To begin determining how a manipulative might be helpful for your student, stop to ask questions and isolate exactly where the problem is occurring. Is the child missing an important step in setting the problem up? Does your child know which math operation is necessary to solve the problem? Is the issue a lack of understanding of more basic concepts that build on one another to enable the student to solve the problem? When you narrow down which step in the process is causing trouble, you know which step could benefit from the use of manipulatives.

Once you have decided what aspect of the math lesson needs reinforcement, choose a manipulative that makes sense. If you need many of them to represent a large number, choose very small items. Make sure you have a plan for working with objects that may roll. Take your child’s interests into consideration. You are more likely to be successful in engaging your child in practice math activities if they are interested in handling the manipulatives. Ask them for ideas about things that they can use to help illustrate a problem that they are trying to solve. Let them be a part of the learning process, and you will hold their attention for longer!

Above all, approach the use of manipulatives with a low-key enthusiasm. Show your student that using manipulatives can make learning math easier and more fun. Once they have an appreciation for these tools, they will look forward to working with them, and begin to understand how they are used in solving problems. Math manipulatives can be a great way to make abstract math concepts seem more concrete.

Math in everyday life

Whether or not your child is an ace student in math, you can determine for yourself if they are mastering the math concepts that you feel are important. Teaching your children how the math concepts they learn in school apply in the everyday world will help them enjoy what they learn and remove the need for rote learning. The best part is that helping them to see the value in learning math only takes a few minutes, and you can demonstrate how practical math can be nearly anywhere. The more you expose your students to the value of learning math, the more likely they are to be cooperative participants in their own education.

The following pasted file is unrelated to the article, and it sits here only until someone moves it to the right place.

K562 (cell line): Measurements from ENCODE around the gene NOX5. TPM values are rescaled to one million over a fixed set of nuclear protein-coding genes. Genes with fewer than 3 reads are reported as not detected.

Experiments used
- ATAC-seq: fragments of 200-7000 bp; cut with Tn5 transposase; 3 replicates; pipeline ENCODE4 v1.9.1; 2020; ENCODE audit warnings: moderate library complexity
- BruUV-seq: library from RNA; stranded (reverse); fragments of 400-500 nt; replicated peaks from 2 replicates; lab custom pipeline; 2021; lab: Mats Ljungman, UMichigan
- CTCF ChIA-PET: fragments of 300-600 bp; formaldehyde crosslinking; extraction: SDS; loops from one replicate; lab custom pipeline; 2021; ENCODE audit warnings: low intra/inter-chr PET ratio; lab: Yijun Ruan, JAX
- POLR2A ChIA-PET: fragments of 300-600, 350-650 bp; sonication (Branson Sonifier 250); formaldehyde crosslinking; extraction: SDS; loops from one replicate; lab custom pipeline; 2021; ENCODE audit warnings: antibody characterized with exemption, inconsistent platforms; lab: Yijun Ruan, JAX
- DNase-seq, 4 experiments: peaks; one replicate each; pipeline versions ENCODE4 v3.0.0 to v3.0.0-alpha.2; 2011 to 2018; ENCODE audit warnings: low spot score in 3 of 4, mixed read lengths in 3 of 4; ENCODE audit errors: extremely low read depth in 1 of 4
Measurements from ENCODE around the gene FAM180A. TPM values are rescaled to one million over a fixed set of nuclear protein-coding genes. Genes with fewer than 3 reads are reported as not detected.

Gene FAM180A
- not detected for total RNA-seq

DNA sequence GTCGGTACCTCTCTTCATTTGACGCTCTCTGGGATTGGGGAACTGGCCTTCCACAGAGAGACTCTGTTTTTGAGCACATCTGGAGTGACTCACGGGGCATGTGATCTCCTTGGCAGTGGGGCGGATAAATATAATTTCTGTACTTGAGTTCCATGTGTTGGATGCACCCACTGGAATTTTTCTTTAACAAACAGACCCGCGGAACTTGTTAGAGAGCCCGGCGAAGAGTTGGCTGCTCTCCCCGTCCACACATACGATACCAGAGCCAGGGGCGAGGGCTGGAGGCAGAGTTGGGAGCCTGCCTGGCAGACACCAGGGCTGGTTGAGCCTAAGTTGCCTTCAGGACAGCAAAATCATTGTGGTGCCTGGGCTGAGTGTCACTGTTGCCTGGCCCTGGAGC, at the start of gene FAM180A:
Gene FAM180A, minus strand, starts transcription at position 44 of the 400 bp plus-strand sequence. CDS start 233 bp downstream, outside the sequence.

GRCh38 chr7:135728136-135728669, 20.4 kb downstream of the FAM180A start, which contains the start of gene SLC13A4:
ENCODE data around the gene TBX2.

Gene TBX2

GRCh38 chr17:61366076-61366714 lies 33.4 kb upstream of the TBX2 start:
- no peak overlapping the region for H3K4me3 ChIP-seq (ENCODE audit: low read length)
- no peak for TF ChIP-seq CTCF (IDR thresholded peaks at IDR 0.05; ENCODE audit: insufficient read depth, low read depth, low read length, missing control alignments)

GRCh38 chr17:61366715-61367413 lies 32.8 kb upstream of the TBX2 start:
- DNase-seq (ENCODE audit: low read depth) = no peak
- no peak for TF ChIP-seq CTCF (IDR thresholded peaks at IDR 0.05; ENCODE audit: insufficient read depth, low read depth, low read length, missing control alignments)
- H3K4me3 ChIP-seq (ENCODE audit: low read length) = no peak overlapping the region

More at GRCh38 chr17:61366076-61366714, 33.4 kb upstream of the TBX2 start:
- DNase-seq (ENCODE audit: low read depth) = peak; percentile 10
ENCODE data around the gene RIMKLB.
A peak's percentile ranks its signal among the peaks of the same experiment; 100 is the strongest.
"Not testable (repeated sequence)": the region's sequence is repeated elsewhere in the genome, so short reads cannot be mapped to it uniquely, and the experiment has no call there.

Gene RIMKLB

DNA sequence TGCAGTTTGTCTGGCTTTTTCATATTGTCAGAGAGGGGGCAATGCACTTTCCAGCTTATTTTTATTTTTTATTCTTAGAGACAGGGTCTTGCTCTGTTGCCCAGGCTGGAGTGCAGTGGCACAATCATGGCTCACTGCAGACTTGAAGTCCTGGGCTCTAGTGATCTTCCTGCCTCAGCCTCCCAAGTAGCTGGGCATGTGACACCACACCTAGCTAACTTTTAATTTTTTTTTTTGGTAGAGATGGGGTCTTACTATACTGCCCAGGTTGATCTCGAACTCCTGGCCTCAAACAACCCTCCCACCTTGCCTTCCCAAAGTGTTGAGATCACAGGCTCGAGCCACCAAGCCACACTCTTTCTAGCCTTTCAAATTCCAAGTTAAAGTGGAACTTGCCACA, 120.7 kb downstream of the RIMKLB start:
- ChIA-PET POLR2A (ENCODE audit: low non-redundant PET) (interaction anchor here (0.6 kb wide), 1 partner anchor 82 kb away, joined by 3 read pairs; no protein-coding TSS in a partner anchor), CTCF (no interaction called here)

One of the best ways to begin demonstrating the importance of learning math is to model the ways that you use math and point out the specific math skills that make this possible. You may be thinking that there aren’t very many opportunities to demonstrate your use of math during the day, but you haven’t probably thought about how often you use math. The first step, then, is to take a week or so and pay close attention to the situations in which you use math skills. Keep a list in a notebook if it will help you to remember.
Although the list is much longer, here are a few common math concepts that you might find yourself using in your daily life.